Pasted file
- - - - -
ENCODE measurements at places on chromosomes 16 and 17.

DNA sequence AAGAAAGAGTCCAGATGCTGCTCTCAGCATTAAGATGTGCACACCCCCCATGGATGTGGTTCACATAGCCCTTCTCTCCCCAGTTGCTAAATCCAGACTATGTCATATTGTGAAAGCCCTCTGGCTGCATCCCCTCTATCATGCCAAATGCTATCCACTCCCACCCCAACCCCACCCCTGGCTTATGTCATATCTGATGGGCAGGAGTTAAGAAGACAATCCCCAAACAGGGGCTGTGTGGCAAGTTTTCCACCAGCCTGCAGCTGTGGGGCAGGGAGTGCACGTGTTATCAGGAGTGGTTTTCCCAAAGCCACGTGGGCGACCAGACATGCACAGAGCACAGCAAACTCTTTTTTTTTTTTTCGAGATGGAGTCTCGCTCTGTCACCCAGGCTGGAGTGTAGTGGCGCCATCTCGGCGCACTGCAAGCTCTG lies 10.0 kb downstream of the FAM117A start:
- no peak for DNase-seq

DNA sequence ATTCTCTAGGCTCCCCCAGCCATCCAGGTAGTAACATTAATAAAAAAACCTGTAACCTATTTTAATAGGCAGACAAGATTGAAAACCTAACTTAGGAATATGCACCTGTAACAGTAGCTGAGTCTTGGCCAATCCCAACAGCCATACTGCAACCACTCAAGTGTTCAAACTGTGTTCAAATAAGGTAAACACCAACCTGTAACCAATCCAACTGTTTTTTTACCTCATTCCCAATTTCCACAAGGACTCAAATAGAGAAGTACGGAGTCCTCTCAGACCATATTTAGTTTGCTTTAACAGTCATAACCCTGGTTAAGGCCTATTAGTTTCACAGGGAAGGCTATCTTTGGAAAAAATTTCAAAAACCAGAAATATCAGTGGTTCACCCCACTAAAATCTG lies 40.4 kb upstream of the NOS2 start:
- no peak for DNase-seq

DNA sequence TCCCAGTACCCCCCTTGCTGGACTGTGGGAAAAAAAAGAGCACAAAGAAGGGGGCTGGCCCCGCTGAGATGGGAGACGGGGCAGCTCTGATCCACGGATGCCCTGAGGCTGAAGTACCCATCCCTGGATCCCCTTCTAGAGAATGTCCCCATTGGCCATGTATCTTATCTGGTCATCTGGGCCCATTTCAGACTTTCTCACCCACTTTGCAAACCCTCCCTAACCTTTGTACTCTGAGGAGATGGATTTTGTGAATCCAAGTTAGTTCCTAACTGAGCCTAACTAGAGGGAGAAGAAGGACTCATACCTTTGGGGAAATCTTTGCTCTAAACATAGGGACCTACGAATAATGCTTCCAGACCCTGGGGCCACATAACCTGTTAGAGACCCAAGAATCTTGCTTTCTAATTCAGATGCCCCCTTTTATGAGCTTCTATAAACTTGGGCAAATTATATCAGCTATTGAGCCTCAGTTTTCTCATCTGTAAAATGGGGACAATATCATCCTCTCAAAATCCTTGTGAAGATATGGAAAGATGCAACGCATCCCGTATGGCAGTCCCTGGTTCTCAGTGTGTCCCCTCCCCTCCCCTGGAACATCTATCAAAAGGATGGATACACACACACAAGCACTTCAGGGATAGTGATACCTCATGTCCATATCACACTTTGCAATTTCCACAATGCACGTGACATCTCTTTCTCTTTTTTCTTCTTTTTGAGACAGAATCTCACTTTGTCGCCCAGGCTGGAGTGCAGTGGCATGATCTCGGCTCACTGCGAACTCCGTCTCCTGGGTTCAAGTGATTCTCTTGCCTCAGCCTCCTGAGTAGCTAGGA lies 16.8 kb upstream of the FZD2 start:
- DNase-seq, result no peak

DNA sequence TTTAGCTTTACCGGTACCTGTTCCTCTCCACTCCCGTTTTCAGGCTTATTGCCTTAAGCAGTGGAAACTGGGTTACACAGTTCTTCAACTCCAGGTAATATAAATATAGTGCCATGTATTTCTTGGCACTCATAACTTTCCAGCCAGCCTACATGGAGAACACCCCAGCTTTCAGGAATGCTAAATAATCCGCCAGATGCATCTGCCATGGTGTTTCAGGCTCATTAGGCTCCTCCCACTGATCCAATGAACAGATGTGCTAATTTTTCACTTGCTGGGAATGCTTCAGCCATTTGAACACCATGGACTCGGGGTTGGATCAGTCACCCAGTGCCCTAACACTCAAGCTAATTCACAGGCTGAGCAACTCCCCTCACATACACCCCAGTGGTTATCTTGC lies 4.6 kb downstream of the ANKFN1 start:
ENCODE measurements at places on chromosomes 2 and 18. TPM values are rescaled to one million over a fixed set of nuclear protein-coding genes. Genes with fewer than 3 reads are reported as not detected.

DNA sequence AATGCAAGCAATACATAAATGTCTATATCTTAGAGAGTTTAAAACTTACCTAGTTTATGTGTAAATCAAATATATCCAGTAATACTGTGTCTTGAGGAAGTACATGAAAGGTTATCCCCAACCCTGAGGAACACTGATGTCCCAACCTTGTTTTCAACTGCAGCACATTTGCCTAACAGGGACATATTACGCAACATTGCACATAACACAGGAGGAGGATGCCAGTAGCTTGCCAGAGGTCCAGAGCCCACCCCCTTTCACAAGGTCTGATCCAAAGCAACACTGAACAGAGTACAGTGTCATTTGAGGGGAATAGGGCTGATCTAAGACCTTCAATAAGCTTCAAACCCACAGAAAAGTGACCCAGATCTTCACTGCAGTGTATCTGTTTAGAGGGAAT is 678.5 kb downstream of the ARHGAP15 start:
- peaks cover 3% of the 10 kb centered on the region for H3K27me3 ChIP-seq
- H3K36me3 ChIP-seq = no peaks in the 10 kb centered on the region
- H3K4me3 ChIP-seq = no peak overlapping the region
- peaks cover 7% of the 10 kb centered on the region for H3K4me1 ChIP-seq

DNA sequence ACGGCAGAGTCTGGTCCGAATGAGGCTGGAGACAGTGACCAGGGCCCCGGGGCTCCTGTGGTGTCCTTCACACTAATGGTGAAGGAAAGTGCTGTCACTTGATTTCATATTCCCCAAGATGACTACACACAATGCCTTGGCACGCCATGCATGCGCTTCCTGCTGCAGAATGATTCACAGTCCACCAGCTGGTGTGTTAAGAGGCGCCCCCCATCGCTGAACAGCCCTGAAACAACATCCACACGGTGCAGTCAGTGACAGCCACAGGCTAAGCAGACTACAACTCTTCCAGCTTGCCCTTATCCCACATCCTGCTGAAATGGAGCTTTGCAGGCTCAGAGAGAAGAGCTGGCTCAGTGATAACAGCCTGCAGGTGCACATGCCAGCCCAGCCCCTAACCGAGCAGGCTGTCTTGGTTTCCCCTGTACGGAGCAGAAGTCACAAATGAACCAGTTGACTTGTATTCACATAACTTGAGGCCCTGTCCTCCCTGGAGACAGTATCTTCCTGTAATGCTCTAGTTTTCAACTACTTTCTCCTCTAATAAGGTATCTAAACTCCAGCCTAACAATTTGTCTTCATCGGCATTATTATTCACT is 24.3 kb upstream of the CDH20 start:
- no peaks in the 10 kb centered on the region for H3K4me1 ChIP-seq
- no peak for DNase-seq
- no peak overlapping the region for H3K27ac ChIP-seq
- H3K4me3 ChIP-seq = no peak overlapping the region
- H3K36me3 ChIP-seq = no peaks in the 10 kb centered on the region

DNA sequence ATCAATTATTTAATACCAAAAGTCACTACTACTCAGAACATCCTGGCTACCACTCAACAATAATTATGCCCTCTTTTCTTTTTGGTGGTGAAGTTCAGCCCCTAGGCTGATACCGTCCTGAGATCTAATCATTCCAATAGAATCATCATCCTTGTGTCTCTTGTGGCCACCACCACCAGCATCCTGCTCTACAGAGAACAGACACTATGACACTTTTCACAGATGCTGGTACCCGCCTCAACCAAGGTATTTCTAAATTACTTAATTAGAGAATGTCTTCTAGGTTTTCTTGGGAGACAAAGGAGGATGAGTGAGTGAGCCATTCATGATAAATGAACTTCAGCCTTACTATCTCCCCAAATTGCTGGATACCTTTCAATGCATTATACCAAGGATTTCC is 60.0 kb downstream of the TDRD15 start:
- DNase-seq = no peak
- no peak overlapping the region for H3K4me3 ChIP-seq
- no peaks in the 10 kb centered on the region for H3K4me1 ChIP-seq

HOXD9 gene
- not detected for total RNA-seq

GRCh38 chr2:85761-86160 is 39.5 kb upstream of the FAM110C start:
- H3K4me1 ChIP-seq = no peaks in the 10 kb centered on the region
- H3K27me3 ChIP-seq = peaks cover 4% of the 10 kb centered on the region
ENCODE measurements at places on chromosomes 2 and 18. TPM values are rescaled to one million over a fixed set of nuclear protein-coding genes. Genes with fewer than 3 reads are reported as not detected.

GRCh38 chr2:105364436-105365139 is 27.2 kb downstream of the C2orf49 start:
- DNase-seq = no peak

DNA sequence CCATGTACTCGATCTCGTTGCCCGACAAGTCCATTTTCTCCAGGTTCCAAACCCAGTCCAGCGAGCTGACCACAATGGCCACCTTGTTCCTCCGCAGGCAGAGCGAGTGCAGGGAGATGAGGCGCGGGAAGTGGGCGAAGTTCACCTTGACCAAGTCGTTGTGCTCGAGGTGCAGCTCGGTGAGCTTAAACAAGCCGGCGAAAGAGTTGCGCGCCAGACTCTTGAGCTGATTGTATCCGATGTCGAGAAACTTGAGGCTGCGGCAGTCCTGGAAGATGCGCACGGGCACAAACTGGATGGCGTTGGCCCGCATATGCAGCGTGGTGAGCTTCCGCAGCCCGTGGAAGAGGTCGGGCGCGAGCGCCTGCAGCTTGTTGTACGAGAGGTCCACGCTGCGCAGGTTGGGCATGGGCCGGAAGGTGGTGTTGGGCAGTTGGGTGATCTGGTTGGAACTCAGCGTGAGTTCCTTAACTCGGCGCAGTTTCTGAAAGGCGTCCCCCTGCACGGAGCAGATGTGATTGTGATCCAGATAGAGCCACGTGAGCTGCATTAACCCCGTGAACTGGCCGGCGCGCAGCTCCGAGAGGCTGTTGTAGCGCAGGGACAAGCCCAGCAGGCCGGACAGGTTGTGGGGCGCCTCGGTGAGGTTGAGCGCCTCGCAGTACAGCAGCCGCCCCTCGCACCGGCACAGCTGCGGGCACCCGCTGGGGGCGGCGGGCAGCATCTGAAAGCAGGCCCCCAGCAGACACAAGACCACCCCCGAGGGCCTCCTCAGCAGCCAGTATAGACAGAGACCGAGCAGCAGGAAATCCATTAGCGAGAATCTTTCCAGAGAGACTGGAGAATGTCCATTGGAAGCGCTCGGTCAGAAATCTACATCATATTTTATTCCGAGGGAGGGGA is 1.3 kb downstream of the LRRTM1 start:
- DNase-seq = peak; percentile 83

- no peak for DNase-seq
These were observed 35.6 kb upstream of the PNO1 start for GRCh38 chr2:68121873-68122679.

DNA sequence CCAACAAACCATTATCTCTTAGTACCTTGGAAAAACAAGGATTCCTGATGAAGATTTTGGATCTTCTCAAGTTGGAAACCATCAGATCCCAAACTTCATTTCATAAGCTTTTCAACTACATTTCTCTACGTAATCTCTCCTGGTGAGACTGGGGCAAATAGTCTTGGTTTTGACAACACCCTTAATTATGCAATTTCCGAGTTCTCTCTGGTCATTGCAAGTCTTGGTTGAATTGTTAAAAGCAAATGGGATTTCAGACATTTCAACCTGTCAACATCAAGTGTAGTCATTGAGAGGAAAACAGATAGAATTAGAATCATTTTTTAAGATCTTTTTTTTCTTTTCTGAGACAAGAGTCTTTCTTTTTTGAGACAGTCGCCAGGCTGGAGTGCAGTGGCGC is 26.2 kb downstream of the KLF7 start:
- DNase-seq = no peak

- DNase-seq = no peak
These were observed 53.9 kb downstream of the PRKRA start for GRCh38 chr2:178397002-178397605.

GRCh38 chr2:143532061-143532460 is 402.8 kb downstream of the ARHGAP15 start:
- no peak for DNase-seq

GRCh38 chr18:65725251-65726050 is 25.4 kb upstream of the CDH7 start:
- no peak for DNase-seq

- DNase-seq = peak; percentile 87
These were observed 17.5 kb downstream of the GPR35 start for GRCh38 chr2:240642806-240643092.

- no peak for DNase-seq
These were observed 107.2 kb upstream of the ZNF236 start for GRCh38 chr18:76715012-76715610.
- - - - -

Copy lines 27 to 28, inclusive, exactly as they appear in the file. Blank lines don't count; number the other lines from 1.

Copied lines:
GRCh38 chr2:85761-86160 is 39.5 kb upstream of the FAM110C start:
- H3K4me1 ChIP-seq = no peaks in the 10 kb centered on the region